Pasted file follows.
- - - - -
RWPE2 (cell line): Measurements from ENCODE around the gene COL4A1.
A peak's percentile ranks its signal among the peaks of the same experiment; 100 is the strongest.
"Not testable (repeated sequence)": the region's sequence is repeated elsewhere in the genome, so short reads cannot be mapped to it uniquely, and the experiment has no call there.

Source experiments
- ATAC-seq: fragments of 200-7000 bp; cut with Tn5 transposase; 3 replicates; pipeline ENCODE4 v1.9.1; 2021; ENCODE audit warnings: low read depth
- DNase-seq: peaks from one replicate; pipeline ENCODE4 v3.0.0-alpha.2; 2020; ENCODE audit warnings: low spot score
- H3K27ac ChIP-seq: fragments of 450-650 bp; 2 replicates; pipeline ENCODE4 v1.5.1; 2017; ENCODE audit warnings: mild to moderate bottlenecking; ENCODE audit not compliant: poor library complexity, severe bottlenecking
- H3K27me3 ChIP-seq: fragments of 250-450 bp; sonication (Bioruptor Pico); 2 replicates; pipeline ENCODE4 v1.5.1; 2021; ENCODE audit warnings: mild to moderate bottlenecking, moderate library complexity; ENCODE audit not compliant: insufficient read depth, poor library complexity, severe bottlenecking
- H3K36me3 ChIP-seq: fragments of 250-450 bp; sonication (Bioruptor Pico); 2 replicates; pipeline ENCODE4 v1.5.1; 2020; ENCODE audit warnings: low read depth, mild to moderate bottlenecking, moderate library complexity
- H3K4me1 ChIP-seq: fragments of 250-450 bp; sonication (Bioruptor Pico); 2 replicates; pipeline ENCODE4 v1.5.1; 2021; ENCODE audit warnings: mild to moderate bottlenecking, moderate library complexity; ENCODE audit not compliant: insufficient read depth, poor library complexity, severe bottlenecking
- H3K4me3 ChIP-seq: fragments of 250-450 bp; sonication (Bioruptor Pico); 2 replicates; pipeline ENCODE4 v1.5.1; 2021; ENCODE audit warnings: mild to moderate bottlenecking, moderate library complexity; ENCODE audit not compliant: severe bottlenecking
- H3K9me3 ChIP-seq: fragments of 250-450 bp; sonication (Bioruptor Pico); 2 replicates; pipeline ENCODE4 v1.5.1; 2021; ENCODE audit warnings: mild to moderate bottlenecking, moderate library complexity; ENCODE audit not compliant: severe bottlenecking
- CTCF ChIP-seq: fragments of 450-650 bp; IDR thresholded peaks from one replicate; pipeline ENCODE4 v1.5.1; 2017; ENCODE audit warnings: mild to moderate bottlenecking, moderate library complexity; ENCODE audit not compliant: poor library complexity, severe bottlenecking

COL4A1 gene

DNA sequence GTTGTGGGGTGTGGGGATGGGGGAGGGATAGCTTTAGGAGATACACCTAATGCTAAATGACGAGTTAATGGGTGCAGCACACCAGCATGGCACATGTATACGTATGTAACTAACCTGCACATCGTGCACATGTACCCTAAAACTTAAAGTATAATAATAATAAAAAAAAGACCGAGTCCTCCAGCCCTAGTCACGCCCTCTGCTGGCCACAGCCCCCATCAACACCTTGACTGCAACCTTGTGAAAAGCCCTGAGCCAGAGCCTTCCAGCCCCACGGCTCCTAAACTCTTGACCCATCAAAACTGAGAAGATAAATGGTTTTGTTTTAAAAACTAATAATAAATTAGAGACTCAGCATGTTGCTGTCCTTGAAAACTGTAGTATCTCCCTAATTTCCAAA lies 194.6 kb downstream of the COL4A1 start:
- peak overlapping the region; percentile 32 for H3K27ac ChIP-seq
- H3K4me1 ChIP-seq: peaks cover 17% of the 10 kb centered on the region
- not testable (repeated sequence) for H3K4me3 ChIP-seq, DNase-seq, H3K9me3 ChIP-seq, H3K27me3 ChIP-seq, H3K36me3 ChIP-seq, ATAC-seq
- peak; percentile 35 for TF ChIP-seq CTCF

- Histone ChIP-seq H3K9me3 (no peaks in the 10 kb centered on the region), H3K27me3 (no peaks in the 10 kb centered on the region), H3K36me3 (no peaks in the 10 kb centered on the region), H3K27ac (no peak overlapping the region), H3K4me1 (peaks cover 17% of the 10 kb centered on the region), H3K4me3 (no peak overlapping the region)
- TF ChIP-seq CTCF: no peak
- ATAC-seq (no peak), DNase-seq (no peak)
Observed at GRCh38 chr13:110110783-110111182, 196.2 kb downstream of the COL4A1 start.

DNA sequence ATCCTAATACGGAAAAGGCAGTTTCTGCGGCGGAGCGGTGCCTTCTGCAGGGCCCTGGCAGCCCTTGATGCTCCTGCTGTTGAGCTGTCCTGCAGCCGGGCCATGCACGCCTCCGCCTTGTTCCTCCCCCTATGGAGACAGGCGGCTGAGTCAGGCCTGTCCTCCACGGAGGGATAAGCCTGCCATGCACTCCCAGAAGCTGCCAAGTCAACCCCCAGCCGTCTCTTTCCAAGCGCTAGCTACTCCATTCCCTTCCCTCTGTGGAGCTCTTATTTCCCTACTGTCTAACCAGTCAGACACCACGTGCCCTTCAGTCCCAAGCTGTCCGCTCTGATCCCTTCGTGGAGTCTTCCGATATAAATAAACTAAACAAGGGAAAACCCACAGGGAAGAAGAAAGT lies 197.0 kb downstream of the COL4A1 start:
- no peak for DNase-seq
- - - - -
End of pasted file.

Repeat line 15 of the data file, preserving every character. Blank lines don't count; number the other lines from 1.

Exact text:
DNA sequence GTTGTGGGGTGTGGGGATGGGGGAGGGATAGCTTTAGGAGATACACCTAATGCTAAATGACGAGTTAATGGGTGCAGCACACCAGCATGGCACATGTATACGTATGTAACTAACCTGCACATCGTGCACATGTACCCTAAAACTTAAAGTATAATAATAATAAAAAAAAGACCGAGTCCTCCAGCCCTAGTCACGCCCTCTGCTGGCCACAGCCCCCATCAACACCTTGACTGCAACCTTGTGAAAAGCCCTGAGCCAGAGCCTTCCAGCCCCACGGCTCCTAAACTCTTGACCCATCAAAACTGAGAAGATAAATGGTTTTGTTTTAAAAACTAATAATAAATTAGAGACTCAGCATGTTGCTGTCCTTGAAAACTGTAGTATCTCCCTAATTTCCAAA lies 194.6 kb downstream of the COL4A1 start: